Read an Excerpt
January 15, 2006
AFC Divisional Playoff
Pittsburgh Steelers v. Indianapolis Colts
Steelers offensive coordinator Ken Whisenhunt sat nervously in the visiting team coaches booth of the RCA Dome. A once ear–splitting sellout crowd of 57,449 was now strangely subdued, as if their mouths had been duct–taped shut. Only eighty seconds stood between the Steelers and a second consecutive trip to the AFC Championship game. Pittsburgh led, 21–18, and had the ball on the Colts’ 2–yard line.
The reality of the situation had become depressingly clear to the hometown fans. Not only did the Steelers have four downs to cover just 2 yards for the game–clinching score, but the mass transit system known as Jerome “The Bus” Bettis was jogging toward the Pittsburgh huddle. It was over. The Colts, favored by as many as ten points by the Las Vegas wise guys, were going to lose. It would take the Colts the football equivalent of Pittsburgh’s fabled 1972 Immaculate Reception, to save them.
Whisenhunt discussed the Steelers’ options with head coach Bill Cowher. There were two choices:
Quarterback Ben Roethlisberger could take three snaps and then take a knee three consecutive times, forcing the Colts to use each of their remaining timeouts. Then the Steelers could kick a chip-shot field goal on fourth down, meaning Colts quarterback Peyton Manning would have about a minute, maybe less, to attempt a touchdown drive with no timeouts remaining against the AFC’s No. 1 defense.
Or they could do what they had done for years: Give the ball to Bettis.
Whisenhunt knew if the Steelers scored to move ahead by ten the Colts couldn’t possibly recover. Whisenhunt recommended the Steelers board the Bus.
“You give the ball to Jerome because Jerome doesn’t fumble,” he told Cowher and the other offensive assistants. “We’re OK because Jerome doesn’t fumble.”
Whisenhunt called for a goal–line formation. The play was a no–brainer: Counter 38 Power. Bettis could run it with his eyes squeezed shut. Nobody in Steelers history has run that play better than Bettis. Of his 10,000–plus yards gained in a Pittsburgh uniform, it would be fair to say that at least a third of those yards had come on Counter 38 Power.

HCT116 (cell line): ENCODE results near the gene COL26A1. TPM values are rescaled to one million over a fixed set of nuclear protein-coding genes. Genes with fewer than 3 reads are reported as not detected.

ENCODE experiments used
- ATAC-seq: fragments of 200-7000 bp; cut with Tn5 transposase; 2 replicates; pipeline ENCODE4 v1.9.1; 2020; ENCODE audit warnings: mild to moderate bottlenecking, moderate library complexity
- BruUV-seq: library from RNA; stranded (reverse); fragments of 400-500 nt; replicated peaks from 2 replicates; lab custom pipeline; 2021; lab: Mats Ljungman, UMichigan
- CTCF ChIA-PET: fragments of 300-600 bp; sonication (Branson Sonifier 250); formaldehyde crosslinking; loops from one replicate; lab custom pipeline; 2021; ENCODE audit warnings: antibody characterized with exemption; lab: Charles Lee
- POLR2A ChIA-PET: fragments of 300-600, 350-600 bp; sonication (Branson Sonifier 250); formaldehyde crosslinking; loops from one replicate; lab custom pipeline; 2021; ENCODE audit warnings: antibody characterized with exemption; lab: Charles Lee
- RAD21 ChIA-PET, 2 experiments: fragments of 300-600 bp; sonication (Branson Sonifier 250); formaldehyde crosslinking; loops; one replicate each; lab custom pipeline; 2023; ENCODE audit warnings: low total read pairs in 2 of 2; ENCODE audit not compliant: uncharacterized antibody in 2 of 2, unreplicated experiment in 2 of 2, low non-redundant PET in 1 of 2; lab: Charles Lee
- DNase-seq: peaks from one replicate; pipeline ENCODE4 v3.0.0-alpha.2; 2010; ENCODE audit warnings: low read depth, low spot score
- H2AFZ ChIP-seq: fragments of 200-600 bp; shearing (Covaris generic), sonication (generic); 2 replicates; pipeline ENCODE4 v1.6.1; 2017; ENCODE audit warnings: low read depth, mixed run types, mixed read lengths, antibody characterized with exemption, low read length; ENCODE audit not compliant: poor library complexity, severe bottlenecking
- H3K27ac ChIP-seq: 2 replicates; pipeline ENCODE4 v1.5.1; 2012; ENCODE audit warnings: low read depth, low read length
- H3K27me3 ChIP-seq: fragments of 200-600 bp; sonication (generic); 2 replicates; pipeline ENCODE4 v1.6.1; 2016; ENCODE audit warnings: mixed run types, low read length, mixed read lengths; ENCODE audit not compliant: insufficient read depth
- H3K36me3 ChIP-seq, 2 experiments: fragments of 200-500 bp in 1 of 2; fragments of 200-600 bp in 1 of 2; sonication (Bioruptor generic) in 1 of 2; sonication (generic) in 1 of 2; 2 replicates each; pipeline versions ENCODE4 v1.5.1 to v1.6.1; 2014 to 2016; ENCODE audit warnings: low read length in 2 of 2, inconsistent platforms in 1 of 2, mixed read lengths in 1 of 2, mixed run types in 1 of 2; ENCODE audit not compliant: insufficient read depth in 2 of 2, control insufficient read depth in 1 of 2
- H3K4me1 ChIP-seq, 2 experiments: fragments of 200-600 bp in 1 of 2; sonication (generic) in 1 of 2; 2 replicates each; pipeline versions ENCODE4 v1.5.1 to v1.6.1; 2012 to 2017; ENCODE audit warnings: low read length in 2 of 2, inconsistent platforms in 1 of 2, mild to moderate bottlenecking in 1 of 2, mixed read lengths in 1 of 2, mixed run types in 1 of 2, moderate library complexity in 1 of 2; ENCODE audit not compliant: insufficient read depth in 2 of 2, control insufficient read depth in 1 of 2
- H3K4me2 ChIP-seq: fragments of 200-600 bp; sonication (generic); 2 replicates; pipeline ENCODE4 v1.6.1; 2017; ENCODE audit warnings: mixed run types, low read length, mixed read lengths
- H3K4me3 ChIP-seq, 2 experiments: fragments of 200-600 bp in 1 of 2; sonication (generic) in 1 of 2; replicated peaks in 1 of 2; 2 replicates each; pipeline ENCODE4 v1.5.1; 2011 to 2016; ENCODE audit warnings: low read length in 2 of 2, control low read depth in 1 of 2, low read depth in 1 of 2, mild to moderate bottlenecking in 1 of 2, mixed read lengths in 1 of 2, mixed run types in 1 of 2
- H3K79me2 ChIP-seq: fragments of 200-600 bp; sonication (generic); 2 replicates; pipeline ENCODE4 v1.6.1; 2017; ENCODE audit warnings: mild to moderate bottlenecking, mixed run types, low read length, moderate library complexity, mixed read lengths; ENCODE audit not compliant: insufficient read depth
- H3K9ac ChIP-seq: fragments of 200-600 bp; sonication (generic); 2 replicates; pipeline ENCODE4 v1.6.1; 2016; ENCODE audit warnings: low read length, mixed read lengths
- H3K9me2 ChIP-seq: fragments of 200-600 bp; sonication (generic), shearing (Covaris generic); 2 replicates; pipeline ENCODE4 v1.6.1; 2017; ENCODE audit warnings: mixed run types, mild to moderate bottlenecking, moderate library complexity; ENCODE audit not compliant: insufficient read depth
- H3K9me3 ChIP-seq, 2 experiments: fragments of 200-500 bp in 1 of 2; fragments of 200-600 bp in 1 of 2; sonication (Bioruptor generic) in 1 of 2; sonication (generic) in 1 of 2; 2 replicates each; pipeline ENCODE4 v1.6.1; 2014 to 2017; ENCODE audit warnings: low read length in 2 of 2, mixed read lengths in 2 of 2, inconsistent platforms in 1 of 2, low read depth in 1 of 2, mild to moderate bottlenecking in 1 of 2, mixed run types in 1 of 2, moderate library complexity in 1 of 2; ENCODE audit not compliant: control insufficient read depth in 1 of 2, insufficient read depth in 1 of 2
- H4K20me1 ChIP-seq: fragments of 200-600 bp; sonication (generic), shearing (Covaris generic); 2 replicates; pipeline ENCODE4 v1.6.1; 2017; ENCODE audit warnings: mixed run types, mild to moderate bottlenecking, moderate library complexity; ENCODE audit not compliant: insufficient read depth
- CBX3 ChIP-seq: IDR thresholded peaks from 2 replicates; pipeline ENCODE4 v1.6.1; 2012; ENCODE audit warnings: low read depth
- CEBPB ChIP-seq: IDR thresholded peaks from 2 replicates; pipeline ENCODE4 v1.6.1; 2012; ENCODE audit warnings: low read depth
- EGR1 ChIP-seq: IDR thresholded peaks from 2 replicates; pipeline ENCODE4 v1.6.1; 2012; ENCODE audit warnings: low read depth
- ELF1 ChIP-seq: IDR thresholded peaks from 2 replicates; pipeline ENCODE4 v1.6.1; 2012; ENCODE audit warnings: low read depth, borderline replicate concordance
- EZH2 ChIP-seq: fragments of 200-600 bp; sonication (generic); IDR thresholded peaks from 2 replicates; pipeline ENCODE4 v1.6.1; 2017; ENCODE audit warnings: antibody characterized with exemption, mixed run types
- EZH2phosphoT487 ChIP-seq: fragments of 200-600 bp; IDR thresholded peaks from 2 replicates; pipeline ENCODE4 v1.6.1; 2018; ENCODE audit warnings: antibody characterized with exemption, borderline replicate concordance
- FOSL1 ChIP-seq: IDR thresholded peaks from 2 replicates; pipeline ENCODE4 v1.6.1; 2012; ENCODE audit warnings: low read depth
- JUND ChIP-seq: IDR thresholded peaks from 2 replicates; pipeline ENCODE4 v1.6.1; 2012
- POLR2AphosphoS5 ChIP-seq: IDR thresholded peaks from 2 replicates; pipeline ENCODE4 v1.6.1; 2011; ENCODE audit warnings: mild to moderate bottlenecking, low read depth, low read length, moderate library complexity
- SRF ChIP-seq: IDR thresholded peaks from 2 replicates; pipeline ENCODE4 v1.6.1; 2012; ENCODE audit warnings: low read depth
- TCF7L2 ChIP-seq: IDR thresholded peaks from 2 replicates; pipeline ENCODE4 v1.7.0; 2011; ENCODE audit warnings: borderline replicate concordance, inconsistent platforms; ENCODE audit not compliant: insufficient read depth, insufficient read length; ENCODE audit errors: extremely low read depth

The Steelers offense took the field. The safest rushing play in the team's Old Testament–thick playbook had been called.
In a nearby broadcast booth, the team of WBGG-AM radio play-by-play announcer Bill Hillgrove, who had spent twelve years as “The Voice of the Steelers,” and analyst Tunch Ilkin, a former Pittsburgh All–Pro offensive tackle, told their listeners on the forty–seven–station, three–state–wide Steelers network that the game was done. The last eighty seconds? A formality, nothing more.
As the Steelers broke the huddle, Hillgrove described the action.
Hillgrove: Now the ball’s at the 2–yard line. It’s gone over on downs to Pittsburgh. They have a first and goal and they’ve got Jerome Bettis in that lineup.
Ilkin: For all you fantasy football players out there that have Jerome you’ve got to be very excited right now.
Hillgrove: Wouldn’t it be nice for him to get his second touchdown of the game? Here’s the give to Jerome. He has it and—
Ilkin: Oh! Fumble! Fumble! He picked it up–oh, no!
Hillgrove: The ball is fumbled… and the Colts pick it up! Look out!
Ilkin: Oh, no! My gosh! Oh, my gosh!
Hillgrove: Nick Harper has it—
Ilkin: Oh, my gosh! Somebody’s got to tackle him!
Hillgrove: Big Ben tackles him. He tackles him at the 42–yard line.
Ilkin: Oh, my gosh!
Hillgrove: Jerome Bettis, who rarely fumbles, fumbles at the goal line. Nick Harper picks it up and the Colts are still alive with 1:01 to go!
Ilkin: Oh, my gosh! Oh, my gosh! All you got to do is fall on the ball! What a turn of events! OK, now you got 1:01 left, right? The Colts got the ball on the 42–yard line. The game is not over. Cancel the reservations to Denver. We got to finish this one out here. Unbelievable! I just can’t believe what I just saw. The Steelers hand the ball off to Jerome with 1:20. All you gotta do is take three in a row quarterback sneaks…The Steelers are lucky that that ball isn’t run in for a touchdown by Harper. If it wasn’t for Ben Roethlisberger making a shoestring tackle the game’s over the other way.
Whisenhunt and the other assistants were in shock. Bettis fumble? How was that possible? Bettis hadn’t fumbled once in the entire 2005 season. He’d only fumbled ten times in his last six seasons, only forty–one times in 3,479 regular season carries.